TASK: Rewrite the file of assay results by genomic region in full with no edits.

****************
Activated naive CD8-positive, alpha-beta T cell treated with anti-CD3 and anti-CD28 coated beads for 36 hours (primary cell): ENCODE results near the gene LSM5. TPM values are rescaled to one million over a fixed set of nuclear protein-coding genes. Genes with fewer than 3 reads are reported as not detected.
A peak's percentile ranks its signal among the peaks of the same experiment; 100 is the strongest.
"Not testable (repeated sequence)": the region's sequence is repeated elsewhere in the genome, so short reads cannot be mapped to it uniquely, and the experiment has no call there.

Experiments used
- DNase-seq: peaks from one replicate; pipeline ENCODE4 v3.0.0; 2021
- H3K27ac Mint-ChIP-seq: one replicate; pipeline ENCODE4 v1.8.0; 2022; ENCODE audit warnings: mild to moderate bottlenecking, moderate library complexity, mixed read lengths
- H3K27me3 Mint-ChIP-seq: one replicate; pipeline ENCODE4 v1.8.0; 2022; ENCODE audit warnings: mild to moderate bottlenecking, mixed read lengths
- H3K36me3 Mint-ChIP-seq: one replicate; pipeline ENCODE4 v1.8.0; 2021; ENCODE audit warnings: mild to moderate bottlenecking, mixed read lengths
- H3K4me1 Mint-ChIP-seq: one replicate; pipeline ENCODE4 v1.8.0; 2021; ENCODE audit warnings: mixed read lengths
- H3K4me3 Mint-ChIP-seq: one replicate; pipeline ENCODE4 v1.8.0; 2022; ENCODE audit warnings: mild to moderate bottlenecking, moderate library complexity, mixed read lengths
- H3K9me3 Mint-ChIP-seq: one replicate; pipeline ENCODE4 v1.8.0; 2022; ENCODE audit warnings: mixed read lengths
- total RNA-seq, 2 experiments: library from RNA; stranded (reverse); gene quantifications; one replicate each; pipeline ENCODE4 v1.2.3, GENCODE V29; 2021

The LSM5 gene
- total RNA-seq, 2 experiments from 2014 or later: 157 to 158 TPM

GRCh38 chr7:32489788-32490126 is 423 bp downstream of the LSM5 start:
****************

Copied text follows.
Activated naive CD8-positive, alpha-beta T cell treated with anti-CD3 and anti-CD28 coated beads for 36 hours (primary cell): ENCODE results near the gene LSM5. TPM values are rescaled to one million over a fixed set of nuclear protein-coding genes. Genes with fewer than 3 reads are reported as not detected.
A peak's percentile ranks its signal among the peaks of the same experiment; 100 is the strongest.
"Not testable (repeated sequence)": the region's sequence is repeated elsewhere in the genome, so short reads cannot be mapped to it uniquely, and the experiment has no call there.

Experiments used
- DNase-seq: peaks from one replicate; pipeline ENCODE4 v3.0.0; 2021
- H3K27ac Mint-ChIP-seq: one replicate; pipeline ENCODE4 v1.8.0; 2022; ENCODE audit warnings: mild to moderate bottlenecking, moderate library complexity, mixed read lengths
- H3K27me3 Mint-ChIP-seq: one replicate; pipeline ENCODE4 v1.8.0; 2022; ENCODE audit warnings: mild to moderate bottlenecking, mixed read lengths
- H3K36me3 Mint-ChIP-seq: one replicate; pipeline ENCODE4 v1.8.0; 2021; ENCODE audit warnings: mild to moderate bottlenecking, mixed read lengths
- H3K4me1 Mint-ChIP-seq: one replicate; pipeline ENCODE4 v1.8.0; 2021; ENCODE audit warnings: mixed read lengths
- H3K4me3 Mint-ChIP-seq: one replicate; pipeline ENCODE4 v1.8.0; 2022; ENCODE audit warnings: mild to moderate bottlenecking, moderate library complexity, mixed read lengths
- H3K9me3 Mint-ChIP-seq: one replicate; pipeline ENCODE4 v1.8.0; 2022; ENCODE audit warnings: mixed read lengths
- total RNA-seq, 2 experiments: library from RNA; stranded (reverse); gene quantifications; one replicate each; pipeline ENCODE4 v1.2.3, GENCODE V29; 2021

The LSM5 gene
- total RNA-seq, 2 experiments from 2014 or later: 157 to 158 TPM

GRCh38 chr7:32489788-32490126 is 423 bp downstream of the LSM5 start: